15 Mar 2009
Haydn’s L’Isola Disabitata by Gotham Chamber Opera
Had a misunderstanding with your truelove lately? Tough job straightening things out?
Gotham Chamber Opera’s latest project, The Tempest Songbook, continues to explore the possibilities of unconventional spaces and unconventional programs that the company has made its hallmark. The results were musically and theatrically thought-provoking, and left me wanting more.
Nixon in China is a three-act opera with a libretto by Alice Goodman and music by John Adams that was first seen at the Houston Grand Opera on October 22, 1987. It was the first of a notable line of operas by the composer.
It is thanks to Céline Ricci, mezzo-soprano and director of Ars Minerva, that we have been able to again hear Daniele Castrovillari’s exquisite melodies because she is the musician who has brought his 1662 opera La Cleopatra to life.
Lyric Opera of Chicago, in association with the Royal Opera House, Covent Garden, has staged a production of Richard Wagner’s Tannhäuser with an estimable cast.
Puccini and his fellow verismo-ists are commonly associated with explosions of unbridled human passion and raw, violent pain, but in this revival (by Justin Way) of Moshe Leiser’s and Patrice Caurier’s 2003 production of Madame Butterfly, directorial understatement together with ravishing scenic beauty are shown to be more potent ways of enabling the sung voice to reveal the emotional depths of human tragedy.
Rarely, very rarely does a Tosca come around that you can get excited about. Sure, sometimes there is good singing, less often good conducting but rarely is there a mise en scène that goes beyond stock opera vocabulary.
The Nash Ensemble’s 50th Anniversary Celebrations at the Wigmore Hall were crowned by a recital that typifies the Nash’s visionary mission. Above, the dearly-loved founder, Amelia Freeman, a quietly revolutionary figure in her own way, who has immeasurably enriched the cultural life of this country.
On March 7, 2015, Arizona Opera presented Dan Rigazzi’s production of Die Zauberflöte in Tucson. Inspired by the works of René Magritte, designer John Pollard filled the stage with various sizes of picture frames, windows, and portals from which he leads us into Mozart and Schikaneder’s dream world.
There are some concert programmes which are not just wonderful in their execution but also delight and satisfy because of the ‘rightness’ of their composition. This Wigmore Hall recital by soprano Carolyn Sampson and three period-instrument experts of arias and instrumental pieces by Henry Purcell was one such occasion.
It has been a cold and gray winter in the south of France (where I live) made splendid by some really good opera, followed just now by splendid sunshine at Trafalgar Square and two exquisite productions at English National Opera.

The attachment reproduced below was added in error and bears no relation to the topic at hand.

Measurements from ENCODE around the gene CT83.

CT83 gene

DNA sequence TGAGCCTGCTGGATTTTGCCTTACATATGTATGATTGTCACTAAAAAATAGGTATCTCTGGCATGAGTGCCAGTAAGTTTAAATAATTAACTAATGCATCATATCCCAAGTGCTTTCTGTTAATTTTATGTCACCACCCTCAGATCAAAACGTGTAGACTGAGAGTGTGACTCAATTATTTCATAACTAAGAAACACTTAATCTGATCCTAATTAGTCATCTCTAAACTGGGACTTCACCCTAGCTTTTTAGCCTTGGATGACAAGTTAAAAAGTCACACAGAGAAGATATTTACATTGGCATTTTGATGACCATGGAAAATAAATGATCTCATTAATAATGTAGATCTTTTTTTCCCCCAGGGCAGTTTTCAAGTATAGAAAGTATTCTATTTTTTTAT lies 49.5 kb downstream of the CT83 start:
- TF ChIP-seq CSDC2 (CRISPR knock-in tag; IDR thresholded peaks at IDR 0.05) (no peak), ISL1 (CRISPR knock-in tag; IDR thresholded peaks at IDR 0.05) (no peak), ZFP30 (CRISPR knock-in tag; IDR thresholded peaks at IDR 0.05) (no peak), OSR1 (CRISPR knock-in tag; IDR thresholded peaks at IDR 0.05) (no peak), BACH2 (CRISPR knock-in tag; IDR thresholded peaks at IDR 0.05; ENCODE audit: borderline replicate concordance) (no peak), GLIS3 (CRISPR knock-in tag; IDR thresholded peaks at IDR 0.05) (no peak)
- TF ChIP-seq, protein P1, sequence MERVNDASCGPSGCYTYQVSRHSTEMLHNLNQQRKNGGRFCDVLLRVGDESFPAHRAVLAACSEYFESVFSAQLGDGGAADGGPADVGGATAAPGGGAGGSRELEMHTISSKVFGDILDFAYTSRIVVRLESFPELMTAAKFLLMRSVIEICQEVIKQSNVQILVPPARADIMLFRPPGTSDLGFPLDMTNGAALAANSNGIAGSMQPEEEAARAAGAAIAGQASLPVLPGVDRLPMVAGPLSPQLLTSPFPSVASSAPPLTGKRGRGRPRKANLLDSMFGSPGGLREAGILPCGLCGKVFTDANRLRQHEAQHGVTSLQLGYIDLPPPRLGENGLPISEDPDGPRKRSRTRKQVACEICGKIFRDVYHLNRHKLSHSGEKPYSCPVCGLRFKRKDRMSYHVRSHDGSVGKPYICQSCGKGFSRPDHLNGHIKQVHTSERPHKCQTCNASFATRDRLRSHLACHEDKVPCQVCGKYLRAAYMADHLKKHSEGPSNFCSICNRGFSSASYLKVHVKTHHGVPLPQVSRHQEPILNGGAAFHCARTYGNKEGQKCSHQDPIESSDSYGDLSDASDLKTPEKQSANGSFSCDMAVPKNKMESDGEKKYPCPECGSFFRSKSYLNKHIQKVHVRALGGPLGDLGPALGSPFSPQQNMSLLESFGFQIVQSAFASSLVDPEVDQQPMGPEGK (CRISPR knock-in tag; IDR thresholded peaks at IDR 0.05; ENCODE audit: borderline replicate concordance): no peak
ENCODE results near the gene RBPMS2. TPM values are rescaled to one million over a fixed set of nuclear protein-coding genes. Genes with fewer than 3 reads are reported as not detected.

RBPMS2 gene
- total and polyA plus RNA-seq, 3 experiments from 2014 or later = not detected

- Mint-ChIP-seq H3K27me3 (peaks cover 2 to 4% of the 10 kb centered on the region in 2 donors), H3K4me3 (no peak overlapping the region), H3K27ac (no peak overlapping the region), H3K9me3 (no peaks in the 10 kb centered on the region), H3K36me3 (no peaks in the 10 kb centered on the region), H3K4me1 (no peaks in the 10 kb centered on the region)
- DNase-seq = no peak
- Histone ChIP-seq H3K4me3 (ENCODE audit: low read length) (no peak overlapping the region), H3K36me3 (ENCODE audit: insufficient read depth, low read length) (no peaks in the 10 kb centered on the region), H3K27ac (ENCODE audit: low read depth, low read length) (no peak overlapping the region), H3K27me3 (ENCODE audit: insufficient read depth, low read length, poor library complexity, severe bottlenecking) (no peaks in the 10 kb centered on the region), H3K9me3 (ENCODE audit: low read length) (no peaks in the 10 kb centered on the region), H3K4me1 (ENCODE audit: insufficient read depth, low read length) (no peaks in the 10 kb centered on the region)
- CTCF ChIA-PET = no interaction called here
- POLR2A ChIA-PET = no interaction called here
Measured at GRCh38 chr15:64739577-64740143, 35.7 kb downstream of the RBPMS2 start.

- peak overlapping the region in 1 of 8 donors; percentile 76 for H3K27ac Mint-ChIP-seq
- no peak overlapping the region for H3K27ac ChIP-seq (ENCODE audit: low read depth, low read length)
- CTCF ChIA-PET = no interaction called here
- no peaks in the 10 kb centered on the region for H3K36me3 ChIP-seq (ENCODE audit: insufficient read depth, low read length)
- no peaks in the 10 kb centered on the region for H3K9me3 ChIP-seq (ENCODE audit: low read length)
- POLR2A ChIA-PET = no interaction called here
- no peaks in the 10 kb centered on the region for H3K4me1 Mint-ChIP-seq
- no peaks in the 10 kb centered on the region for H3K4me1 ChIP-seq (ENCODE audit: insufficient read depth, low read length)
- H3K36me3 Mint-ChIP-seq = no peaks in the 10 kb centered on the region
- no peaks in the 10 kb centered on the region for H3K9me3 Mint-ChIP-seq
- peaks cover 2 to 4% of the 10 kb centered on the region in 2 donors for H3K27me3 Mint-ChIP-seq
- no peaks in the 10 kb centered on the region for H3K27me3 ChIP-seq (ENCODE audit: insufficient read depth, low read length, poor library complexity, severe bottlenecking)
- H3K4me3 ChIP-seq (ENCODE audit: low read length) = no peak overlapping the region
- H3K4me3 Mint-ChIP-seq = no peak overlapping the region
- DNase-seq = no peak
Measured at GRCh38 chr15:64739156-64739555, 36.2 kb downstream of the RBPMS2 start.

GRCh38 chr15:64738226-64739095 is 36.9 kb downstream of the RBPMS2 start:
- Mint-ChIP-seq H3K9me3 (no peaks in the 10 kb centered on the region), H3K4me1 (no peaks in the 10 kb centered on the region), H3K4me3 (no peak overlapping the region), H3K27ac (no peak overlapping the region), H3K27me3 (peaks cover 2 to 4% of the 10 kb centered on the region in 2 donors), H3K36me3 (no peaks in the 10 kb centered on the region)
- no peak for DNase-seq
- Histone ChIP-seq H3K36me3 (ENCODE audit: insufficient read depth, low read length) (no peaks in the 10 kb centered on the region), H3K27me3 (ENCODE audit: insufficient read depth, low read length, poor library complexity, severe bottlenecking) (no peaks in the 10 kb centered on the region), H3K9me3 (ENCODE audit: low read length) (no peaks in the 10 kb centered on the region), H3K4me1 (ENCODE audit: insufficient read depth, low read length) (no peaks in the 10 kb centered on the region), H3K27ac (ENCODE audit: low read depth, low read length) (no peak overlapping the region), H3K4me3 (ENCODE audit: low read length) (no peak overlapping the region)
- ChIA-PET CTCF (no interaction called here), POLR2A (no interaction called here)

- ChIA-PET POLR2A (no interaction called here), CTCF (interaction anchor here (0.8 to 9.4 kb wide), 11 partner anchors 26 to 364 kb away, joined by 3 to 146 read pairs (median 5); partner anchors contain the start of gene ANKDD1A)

At long last, Rise and Fall of the City of Mahagonny has come to the Royal Opera House. Kurt Weill’s teacher, Busoni, remains scandalously ignored, but a season which includes house firsts both of this opera and Szymanowsi’s King Roger, cannot be all bad.
RILM Abstracts of Music Literature is an international database for musicological and ethnomusicological research, providing abstracts and indexing for users all over the world. As such, RILM’s style guide (How to Write About Music: The RILM Manual of Style) differs fairly significantly from those of more generalized style guides such as MLA or APA.
Unsuk Chin’s Alice in Wonderland returned to the Barbican, London, shape-shifted like one of Alice’s adventures. The BBC Symphony Orchestra was assembled en masse, almost teetering off stage, creating a sense of tension. “Eat me, Drink me”. Was Lewis Carroll on hallucinogens or just good at channeling the crazy world of the subconscious?
Dominic Cooke’s 2005 staging of The Magic Flute and Richard Jones’s 1998 production of Hansel and Gretel have been brought together for Welsh National Opera’s spring tour under the unifying moniker, Spellbound.
Carolyn Sampson has long avoided the harsh glare of stardom but become a favourite singer for “those in the know” — and if you are not one of those it is about time you were.
Gaetano Donizetti and Malcolm Arnold might seem odd operatic bedfellows, but this double bill by the Guildhall School of Music and Drama offered a pair of works characterised by ‘madness, misunderstandings and mistaken identity’ which proved witty, sparkling and imaginatively realised.
Saturday, February 28, 2015, was the first night for Los Angeles Opera’s revival of its 2009 presentation of The Barber of Seville, a production by Emilio Sagi, which comes originally from Teatro Real in Madrid in cooperation with Lisbon’s Teatro San Carlos. Sagi and onsite director, Trevor Ross, made comedy the focus of their production and provided myriad sight gags which kept the audience laughing.
Commenting on her recent, highly acclaimed CD release of late-nineteenth-century song, Chansons Perpétuelles (Naive: V5355), Canadian contralto Marie-Nicole Lemieux remarked ‘it’s that intimate side that interests me I wanted to emphasise the genuinely embodied, physical side of the sensuality [in Fauré]’.
An evening of strange-bedfellow one-acts in high-concept stagings, mindbogglingly delightful.
On February 19, 2015, Pacific Symphony presented its annual performance of a semi-staged opera. This year’s presentation at the Segerstrom Center for the Arts in Costa Mesa, California, featured Georges Bizet’s Carmen. Director Dean Anthony used the front of the stage and a few solid set pieces by Scenic Designer Matt Scarpino to depict the opera’s various scenes.
Had a misunderstanding with your truelove lately? Tough job straightening things out?
Lovers, consider Gernando’s problem: He and his Costanza were visiting a desert island one day, thirteen years ago, when, without a word of warning, he vanished. Naturally she is peeved. When getting food and shelter (for herself and an infant sister, her only companion) have not distracted her, she has spent her spare time carving diatribes against the male sex in the rock. But he has a perfectly reasonable excuse — he was kidnapped by pirates! At last he has returned to the uninhabited island (“l’isola disabitata”) to see if she survives — she does! In sound health, good looks and a rather chic grass skirt! (Nothing like a healthy diet and lots of sleep to keep a diva limber.)